Mission the overriding belief in the string with the importance of influential stakeholders is affected by the organisation’s overall objective, scope, and boundaries. A project manager needs to understand ‘What business are we in?‘ and ‘What is our reason for being?‘
Vision represents the occupation of work for the institution. So the project manager needs to know, ‘Where do we want to be x years from now?’
Goal/s generally aim in line with the assignment; they may be qualitative.
Objectives are quantification, a more specific statement of the goal.
Strategies are relatively comprehensive declarations of purpose that show the activities required to accomplish the objectives.
Actions or tasks are individual steps to execute strategies to link comprehensive direction to specific operational problems and individuals.
Thought Provoking Change Management
“It must be considered that there is nothing more difficult to carry out, nor more doubtful of success, nor more dangerous to handle, than to initiate a new order of things.For the reformer has enemies in all those who profit by the old order, and only lukewarm defenders in all those who would profit by the new order, this lukewarmness arising partly from fear of their adversaries, who have the laws in their favour; and partly from the incredulity of mankind, who do not truly believe in anything new until they have actual experience of it. Thus it arises that on every opportunity for attacking the reformer, his opponents do so with the zeal of partisans; the others only defend him half-heartedly, so that between them he runs great danger.It is necessary, however, in order to investigate thoroughly this question, to examine whether these innovations are independent, or whether they depend upon others, that is to say, whether in order to carry out their designs they have to entreat or are capable to compel.In the first case, they will invariably succeed ill and accomplish nothing; but when they can depend on their own strength and are able to use force, they rarely fail.“From: The Prince, by Niccolo Machiavelli (1469 – 1527)
5-LEVEL PROJECT MANAGEMENT MATURITY MODEL FOR AN ORGANISATION
A project manager can evaluate the project management processes in an institution to align with one of five levels on a scale of maturity:
Level 1: Common Language
- Token acknowledgement of project management
- Little or no executive-level support
- Ad-hoc interest in project management
- “Do it my way” attitude to managing projects
- No investment in project management training/education
Level 2: Common Processes
- Recognition of benefits of project management
- Organisational support at all levels
- Recognition of the need for processes/methodologies
- Recognition of the need for cost control
- Development of a project management training curriculum
Level 3: Integrated Methodology
- Integrated processes
- Cultural support
- Management support at all levels
- Informal project management
- Return on investment for project management training dollars
- Behavioural excellence
Level 4: Continuous Improvement
- Lessons learned files
- Knowledge transfer
- Formal mentoring program
- Strategic planning for project management best practice
Level 5: Benchmarking
- Establishment of the project office
- Dedication to benchmarking
- Looking at project management across industries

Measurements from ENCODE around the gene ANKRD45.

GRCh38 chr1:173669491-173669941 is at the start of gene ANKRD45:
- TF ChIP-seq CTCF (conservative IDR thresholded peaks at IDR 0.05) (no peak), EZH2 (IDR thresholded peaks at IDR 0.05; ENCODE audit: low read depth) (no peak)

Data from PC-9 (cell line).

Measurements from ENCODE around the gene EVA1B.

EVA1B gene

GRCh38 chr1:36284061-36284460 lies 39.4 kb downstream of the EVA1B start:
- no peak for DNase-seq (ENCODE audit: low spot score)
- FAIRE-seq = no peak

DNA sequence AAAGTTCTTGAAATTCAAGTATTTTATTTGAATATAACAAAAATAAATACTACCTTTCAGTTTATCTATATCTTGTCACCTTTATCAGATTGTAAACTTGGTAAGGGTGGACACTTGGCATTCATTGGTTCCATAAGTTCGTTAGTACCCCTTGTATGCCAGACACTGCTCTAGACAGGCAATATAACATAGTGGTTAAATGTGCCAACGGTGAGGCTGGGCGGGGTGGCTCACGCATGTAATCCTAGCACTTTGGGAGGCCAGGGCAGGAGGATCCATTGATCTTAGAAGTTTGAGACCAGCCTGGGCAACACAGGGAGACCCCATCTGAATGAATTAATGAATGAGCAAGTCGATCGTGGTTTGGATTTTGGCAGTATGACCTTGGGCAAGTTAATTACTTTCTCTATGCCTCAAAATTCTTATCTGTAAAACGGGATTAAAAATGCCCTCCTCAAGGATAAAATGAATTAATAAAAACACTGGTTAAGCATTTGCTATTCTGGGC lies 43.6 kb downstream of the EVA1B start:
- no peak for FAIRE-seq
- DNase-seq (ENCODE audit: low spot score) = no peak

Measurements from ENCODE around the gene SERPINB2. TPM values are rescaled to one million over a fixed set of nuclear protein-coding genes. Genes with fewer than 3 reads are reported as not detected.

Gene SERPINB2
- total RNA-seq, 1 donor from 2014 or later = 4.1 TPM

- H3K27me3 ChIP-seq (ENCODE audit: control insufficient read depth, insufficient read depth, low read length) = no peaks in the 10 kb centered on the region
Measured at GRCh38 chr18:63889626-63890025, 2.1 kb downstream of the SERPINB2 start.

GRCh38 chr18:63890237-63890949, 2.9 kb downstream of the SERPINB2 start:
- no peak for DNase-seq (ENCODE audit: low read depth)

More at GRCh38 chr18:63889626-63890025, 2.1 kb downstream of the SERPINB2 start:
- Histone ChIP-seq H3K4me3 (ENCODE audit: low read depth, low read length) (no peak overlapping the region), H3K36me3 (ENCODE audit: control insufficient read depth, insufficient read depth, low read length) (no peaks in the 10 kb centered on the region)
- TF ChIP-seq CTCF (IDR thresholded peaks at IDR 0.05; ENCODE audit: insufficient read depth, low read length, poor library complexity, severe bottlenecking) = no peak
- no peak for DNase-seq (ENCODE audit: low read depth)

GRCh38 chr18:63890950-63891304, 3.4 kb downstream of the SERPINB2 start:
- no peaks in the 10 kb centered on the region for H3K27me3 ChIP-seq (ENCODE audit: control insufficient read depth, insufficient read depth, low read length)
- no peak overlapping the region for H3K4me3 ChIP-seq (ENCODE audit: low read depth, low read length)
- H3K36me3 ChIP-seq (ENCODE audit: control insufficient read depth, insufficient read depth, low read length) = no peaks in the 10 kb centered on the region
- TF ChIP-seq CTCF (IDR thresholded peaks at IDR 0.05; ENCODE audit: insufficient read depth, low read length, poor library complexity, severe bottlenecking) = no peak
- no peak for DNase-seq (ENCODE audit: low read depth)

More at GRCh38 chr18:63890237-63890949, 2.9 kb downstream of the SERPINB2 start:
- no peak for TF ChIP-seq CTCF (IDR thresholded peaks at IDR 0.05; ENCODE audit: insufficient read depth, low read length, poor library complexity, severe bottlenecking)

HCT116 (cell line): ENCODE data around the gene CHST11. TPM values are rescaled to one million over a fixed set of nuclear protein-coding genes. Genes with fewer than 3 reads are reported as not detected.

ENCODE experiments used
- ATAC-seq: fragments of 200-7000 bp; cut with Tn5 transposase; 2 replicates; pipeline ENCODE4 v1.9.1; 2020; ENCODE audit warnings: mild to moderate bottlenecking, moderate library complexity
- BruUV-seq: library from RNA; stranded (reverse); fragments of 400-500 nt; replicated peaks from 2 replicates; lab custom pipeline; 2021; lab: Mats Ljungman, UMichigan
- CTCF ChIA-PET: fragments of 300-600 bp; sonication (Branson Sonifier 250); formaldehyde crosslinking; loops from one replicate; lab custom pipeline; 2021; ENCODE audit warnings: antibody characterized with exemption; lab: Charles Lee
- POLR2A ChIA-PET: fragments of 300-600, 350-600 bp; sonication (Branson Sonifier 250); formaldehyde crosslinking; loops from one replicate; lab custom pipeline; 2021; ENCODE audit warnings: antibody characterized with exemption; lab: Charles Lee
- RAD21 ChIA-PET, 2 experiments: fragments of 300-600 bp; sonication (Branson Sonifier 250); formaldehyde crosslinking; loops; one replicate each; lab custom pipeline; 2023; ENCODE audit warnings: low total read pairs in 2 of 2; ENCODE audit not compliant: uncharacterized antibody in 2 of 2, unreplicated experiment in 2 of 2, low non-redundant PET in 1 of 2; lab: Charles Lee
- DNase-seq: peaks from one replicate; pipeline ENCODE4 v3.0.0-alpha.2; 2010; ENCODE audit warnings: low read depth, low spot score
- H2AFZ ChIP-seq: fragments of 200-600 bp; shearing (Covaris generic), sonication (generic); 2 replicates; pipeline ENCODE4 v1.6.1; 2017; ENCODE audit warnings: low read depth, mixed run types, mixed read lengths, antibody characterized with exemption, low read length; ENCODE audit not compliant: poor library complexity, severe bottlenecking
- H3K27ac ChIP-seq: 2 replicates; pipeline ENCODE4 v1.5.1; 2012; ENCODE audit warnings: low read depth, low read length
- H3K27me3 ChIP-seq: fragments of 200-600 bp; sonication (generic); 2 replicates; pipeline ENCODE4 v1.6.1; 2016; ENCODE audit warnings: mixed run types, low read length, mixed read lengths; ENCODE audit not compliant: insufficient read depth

- Benchmarking against processes, methodologies and cultures
Interface management includes the activities of defining, controlling, and communicating the information needed to enable unrelated objects (including systems, services, equipment, software, and data) to co-function. Most new systems or services require external interfaces with other systems or services. All of these interfaces must be defined and controlled in a way that enables efficient use and change management of these systems or services. Therefore, the practice of interface management begins at design and continues through operations and maintenance.– Definition
Interface management happens in three key areas:
This interface can occur anytime two people are working on the same project. There is a potential for personal problems or conflict to exist. When the two people operate under the same line manager, the project manager usually has limited authority (unless they are their superior) and must call the line boss to settle disputes. Suppose the people are not in the same line or discipline project manager takes the role of negotiator, with the power to get line management to resolve the problem if required. Issues in the personal interface are even more challenging to solve when two or more managers are involved; therefore, the project manager must be capable of dealing with all conflicts that affect people in or related to the project.
The organisational interface is probably the most difficult to deal with because it involves people and involves organisational goals and conflicting executive techniques. Conflict can occur on the interaction because of variable team goals and misunderstandings of the technical language used within each corporate team. These interfaces are mostly management interfaces dealing with activities, decisions, or authorisations affecting the project; however, they can also involve units outside the immediate organisation or project.
The system interface deals with the product, facility, construction, resources, or other types of non-people interfaces within the system itself or developed by the project. Some of the interfaces may include schedule problems where information passed on from one task to another is incorrect or delayed, which can throw the project schedule off. Many of the technical issues generated as the project progress are of this type. System interfaces are critical to the project’s success. The project manager must deal with them, but not to the exclusion of the personal and organisational interfaces. Because of their technical backgrounds, many project managers tend to over-involve themselves in specialised system interfaces to the detriment of individual and corporate concerns.